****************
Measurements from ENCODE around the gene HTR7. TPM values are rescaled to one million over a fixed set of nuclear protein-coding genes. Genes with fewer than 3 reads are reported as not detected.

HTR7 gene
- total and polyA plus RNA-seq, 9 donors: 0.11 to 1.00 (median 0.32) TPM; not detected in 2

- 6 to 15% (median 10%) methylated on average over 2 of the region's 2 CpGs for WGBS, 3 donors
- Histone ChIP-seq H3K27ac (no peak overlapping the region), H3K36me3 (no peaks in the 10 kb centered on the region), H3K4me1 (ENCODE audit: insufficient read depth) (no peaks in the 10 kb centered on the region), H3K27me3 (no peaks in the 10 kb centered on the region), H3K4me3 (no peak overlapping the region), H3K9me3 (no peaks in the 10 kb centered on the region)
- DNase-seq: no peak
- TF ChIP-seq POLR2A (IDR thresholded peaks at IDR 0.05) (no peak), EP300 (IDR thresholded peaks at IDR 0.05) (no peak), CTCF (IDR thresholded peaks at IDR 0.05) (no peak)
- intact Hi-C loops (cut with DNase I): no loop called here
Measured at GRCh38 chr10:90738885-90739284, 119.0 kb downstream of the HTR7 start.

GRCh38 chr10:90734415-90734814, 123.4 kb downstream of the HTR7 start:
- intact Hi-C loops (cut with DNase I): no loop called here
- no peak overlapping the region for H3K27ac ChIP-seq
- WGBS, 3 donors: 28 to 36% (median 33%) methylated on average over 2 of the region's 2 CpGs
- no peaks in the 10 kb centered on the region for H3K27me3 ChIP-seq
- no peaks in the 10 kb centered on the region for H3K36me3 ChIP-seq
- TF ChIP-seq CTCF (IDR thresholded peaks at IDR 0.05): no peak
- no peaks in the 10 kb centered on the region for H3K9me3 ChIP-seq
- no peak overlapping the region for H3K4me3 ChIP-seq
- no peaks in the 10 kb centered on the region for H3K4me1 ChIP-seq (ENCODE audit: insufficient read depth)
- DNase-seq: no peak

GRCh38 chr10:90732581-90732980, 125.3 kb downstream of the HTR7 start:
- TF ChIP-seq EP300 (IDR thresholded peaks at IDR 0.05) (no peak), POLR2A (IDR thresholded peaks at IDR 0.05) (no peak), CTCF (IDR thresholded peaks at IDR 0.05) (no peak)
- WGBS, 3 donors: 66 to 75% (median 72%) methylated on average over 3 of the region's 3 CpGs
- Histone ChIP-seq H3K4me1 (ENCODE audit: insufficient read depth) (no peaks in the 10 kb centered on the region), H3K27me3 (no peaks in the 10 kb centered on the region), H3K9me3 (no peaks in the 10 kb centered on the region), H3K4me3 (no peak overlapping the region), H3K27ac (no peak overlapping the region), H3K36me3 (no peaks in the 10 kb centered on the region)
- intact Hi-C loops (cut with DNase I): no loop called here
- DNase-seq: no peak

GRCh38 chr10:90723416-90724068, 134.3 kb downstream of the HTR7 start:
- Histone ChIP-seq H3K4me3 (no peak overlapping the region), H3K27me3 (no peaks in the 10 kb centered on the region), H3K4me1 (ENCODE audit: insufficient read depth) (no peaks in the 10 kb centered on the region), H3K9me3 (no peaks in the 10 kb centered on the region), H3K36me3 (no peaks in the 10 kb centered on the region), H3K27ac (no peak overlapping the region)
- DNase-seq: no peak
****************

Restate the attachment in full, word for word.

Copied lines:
Measurements from ENCODE around the gene HTR7. TPM values are rescaled to one million over a fixed set of nuclear protein-coding genes. Genes with fewer than 3 reads are reported as not detected.

HTR7 gene
- total and polyA plus RNA-seq, 9 donors: 0.11 to 1.00 (median 0.32) TPM; not detected in 2

- 6 to 15% (median 10%) methylated on average over 2 of the region's 2 CpGs for WGBS, 3 donors
- Histone ChIP-seq H3K27ac (no peak overlapping the region), H3K36me3 (no peaks in the 10 kb centered on the region), H3K4me1 (ENCODE audit: insufficient read depth) (no peaks in the 10 kb centered on the region), H3K27me3 (no peaks in the 10 kb centered on the region), H3K4me3 (no peak overlapping the region), H3K9me3 (no peaks in the 10 kb centered on the region)
- DNase-seq: no peak
- TF ChIP-seq POLR2A (IDR thresholded peaks at IDR 0.05) (no peak), EP300 (IDR thresholded peaks at IDR 0.05) (no peak), CTCF (IDR thresholded peaks at IDR 0.05) (no peak)
- intact Hi-C loops (cut with DNase I): no loop called here
Measured at GRCh38 chr10:90738885-90739284, 119.0 kb downstream of the HTR7 start.

GRCh38 chr10:90734415-90734814, 123.4 kb downstream of the HTR7 start:
- intact Hi-C loops (cut with DNase I): no loop called here
- no peak overlapping the region for H3K27ac ChIP-seq
- WGBS, 3 donors: 28 to 36% (median 33%) methylated on average over 2 of the region's 2 CpGs
- no peaks in the 10 kb centered on the region for H3K27me3 ChIP-seq
- no peaks in the 10 kb centered on the region for H3K36me3 ChIP-seq
- TF ChIP-seq CTCF (IDR thresholded peaks at IDR 0.05): no peak
- no peaks in the 10 kb centered on the region for H3K9me3 ChIP-seq
- no peak overlapping the region for H3K4me3 ChIP-seq
- no peaks in the 10 kb centered on the region for H3K4me1 ChIP-seq (ENCODE audit: insufficient read depth)
- DNase-seq: no peak

GRCh38 chr10:90732581-90732980, 125.3 kb downstream of the HTR7 start:
- TF ChIP-seq EP300 (IDR thresholded peaks at IDR 0.05) (no peak), POLR2A (IDR thresholded peaks at IDR 0.05) (no peak), CTCF (IDR thresholded peaks at IDR 0.05) (no peak)
- WGBS, 3 donors: 66 to 75% (median 72%) methylated on average over 3 of the region's 3 CpGs
- Histone ChIP-seq H3K4me1 (ENCODE audit: insufficient read depth) (no peaks in the 10 kb centered on the region), H3K27me3 (no peaks in the 10 kb centered on the region), H3K9me3 (no peaks in the 10 kb centered on the region), H3K4me3 (no peak overlapping the region), H3K27ac (no peak overlapping the region), H3K36me3 (no peaks in the 10 kb centered on the region)
- intact Hi-C loops (cut with DNase I): no loop called here
- DNase-seq: no peak

GRCh38 chr10:90723416-90724068, 134.3 kb downstream of the HTR7 start:
- Histone ChIP-seq H3K4me3 (no peak overlapping the region), H3K27me3 (no peaks in the 10 kb centered on the region), H3K4me1 (ENCODE audit: insufficient read depth) (no peaks in the 10 kb centered on the region), H3K9me3 (no peaks in the 10 kb centered on the region), H3K36me3 (no peaks in the 10 kb centered on the region), H3K27ac (no peak overlapping the region)
- DNase-seq: no peak